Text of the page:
Don’t stress if you can’t track down any gochugaru in your neighbourhood market or on the web. You may use these alternatives to gochugaru in its place. Keep in mind that some alternatives may not taste or feel exactly like gochugaru, so you might need to play with with the proportions and seasonings. Here are some of the best gochugaru substitutes that you can try:
- Red pepper chili powder: This is the most accessible and often used alternative to gochugaru. Cayenne, paprika, or ancho chilli powder (or any other red pepper chilli powder) will do. You may find that you need more or less red pepper chilli powder than you would gochugaru, depending on your own taste. Red pepper chilli powder may be sweetened by adding sugar to reduce the spice.
- Chipotle powder: Similar to gochugaru in its smokey and fruity flavour, this is a suitable alternative. Chipotle powder is a smoked and dried form of jalapeo that packs a modest punch. Use the same quantity of chipotle powder as gochugaru, or modify to taste. Honey or brown sugar mixed with chipotle powder is another option for adding sweetness.
- Gochujang: Although it cannot be used interchangeably with gochugaru, this may be utilised if the consistency of your dish is flexible. Glutinous rice, soybeans, salt, sugar, and the chilli pepper known as gochugaru are fermented to create gochujang, a fermented chilli paste. It tastes both sweet and savoury, and its consistency is thick and sticky. If you dilute gochujang with water or vinegar to make it thinner and less salty, you may use it in lieu of gochugaru. To prevent the meal tasting bland, minimise the quantity of additional ingredients you use.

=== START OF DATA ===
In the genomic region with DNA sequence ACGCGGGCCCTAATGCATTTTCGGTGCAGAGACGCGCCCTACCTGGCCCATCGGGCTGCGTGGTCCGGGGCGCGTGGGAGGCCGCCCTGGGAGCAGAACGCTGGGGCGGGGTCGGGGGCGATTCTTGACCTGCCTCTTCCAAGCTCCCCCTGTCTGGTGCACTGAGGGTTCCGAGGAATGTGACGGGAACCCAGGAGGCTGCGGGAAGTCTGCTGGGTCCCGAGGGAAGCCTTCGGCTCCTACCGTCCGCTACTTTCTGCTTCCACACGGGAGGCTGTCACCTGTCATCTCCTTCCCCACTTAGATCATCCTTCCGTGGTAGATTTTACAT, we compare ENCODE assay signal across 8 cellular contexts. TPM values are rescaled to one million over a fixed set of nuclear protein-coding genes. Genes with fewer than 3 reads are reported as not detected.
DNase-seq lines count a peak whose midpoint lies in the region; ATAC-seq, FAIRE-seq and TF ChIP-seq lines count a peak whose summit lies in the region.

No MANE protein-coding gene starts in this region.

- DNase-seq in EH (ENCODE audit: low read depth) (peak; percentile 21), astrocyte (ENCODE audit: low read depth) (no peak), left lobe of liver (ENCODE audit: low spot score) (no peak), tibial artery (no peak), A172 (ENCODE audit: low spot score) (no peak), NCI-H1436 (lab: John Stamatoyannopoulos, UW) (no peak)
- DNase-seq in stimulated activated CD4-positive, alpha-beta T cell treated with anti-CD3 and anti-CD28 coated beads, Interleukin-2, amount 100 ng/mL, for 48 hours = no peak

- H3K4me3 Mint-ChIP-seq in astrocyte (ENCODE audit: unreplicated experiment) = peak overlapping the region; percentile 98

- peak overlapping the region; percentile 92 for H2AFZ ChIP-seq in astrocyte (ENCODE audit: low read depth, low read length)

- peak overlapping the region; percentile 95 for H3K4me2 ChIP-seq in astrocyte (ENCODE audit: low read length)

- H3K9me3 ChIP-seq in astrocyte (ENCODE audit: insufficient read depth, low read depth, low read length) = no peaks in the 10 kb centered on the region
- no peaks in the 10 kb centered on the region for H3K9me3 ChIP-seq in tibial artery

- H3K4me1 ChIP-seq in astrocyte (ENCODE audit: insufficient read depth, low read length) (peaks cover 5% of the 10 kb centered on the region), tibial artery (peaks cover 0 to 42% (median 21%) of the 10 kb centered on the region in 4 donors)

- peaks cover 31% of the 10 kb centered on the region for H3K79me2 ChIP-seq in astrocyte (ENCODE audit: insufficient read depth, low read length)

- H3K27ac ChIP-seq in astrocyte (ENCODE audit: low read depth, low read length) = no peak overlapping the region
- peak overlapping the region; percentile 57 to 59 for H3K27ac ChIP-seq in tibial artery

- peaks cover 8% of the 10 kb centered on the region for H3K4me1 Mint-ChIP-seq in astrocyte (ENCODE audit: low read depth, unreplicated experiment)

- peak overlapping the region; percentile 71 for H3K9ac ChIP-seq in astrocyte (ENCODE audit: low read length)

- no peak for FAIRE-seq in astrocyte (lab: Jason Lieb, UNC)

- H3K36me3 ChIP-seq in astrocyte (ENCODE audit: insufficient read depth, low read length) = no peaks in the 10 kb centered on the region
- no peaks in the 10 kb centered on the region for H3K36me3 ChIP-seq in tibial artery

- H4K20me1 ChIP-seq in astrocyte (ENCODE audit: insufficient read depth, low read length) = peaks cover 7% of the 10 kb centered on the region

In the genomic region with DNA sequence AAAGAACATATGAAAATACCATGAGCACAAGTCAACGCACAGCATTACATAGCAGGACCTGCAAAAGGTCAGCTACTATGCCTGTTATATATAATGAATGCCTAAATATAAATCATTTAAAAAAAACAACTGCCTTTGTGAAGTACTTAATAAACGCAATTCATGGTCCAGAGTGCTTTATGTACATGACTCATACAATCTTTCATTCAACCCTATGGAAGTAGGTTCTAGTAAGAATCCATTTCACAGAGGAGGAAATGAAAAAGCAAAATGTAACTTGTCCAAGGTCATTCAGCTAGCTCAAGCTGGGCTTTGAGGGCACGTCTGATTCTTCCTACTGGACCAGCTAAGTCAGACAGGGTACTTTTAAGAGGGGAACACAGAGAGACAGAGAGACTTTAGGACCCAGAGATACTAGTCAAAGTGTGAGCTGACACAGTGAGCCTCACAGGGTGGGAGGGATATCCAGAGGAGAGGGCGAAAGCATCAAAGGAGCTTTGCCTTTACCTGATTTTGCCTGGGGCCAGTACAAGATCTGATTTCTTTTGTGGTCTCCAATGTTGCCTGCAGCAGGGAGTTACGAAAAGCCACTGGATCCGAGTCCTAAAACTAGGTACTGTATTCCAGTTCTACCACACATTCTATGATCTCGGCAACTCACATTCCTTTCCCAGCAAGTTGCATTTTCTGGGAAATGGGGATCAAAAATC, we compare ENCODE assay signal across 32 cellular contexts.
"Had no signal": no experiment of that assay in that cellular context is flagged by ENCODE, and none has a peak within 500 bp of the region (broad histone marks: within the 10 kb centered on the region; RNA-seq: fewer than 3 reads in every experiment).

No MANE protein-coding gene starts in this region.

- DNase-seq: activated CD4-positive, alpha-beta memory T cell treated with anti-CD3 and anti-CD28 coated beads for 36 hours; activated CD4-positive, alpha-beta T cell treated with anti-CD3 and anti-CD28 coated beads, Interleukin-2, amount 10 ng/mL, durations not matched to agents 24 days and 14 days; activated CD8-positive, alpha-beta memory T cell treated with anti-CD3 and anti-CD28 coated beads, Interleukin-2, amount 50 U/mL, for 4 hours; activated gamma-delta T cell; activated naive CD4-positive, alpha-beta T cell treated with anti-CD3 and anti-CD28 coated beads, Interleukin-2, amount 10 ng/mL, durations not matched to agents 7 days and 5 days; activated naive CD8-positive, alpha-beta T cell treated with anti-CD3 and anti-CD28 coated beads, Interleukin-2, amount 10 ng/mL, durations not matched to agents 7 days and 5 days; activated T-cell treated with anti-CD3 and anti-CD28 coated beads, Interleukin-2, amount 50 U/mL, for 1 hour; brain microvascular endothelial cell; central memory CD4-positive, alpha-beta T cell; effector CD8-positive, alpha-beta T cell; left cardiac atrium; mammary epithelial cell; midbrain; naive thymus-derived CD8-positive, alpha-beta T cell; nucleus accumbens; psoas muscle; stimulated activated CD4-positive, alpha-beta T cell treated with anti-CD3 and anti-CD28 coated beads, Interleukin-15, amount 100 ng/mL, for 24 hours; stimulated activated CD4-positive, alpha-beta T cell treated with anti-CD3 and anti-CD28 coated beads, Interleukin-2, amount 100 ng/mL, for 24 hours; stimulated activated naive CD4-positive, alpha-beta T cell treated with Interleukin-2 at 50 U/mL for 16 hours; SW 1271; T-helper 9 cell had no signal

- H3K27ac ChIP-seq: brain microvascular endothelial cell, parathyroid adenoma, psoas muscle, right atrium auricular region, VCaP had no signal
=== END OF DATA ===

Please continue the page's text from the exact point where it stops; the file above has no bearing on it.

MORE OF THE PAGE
- Aleppo pepper: Originally from Syria and Turkey, this chilli pepper is quite mild and fruity. It may be utilised in either flake or powder form and looks and feels very much like gochugaru. Aleppo pepper has a moderate amount of spice and a somewhat sour taste. If you like less heat, use half as much Aleppo pepper as gochugaru. Aleppo pepper may also be used with acidic and sweet ingredients like lemon juice or pomegranate molasses.
- Indian chili powder: This chilli powder is used extensively in Indian cooking because of its fiery and delicious profile. The many chilli peppers and spices used in its preparation include cumin, coriander, turmeric, garlic, and salt. Indian chilli powder is fine and dark red in colour. Both the heat and the taste are intense. You may use Indian chilli powder instead of gochugaru, but you may want to use less or add more to suit your personal preference. Creaminess and reduced heat may be achieved by combining Indian chilli powder with either coconut milk or yoghurt.
The Korean chilli flakes known as gochugaru are often used to add colour and heat to a variety of meals. The fruity, sweet flavour comes from dried and crushed gochu peppers, which pack a mild to moderate heat. Gochugaru is a staple in Korean cuisine, used in a wide variety of dishes including kimchi, gochujang, soups, stews, salads, and pickles.
Some gochugaru replacements are available that have a comparable spicy and smokey flavour if you can’t locate the real thing in stores or online. Chilli powder made from red peppers, chipotle powder, gochujang, Aleppo pepper, and Indian chilli powder are all good stand-ins for gochugaru. It’s possible that these alternatives won’t taste or feel quite like gochugaru, so you may need to play about with the proportions and seasonings.
With any luck, you’ve gained some insight into gochugaru and its culinary applications from this essay. Feel free to ask questions or make comments below. Enjoy your meal!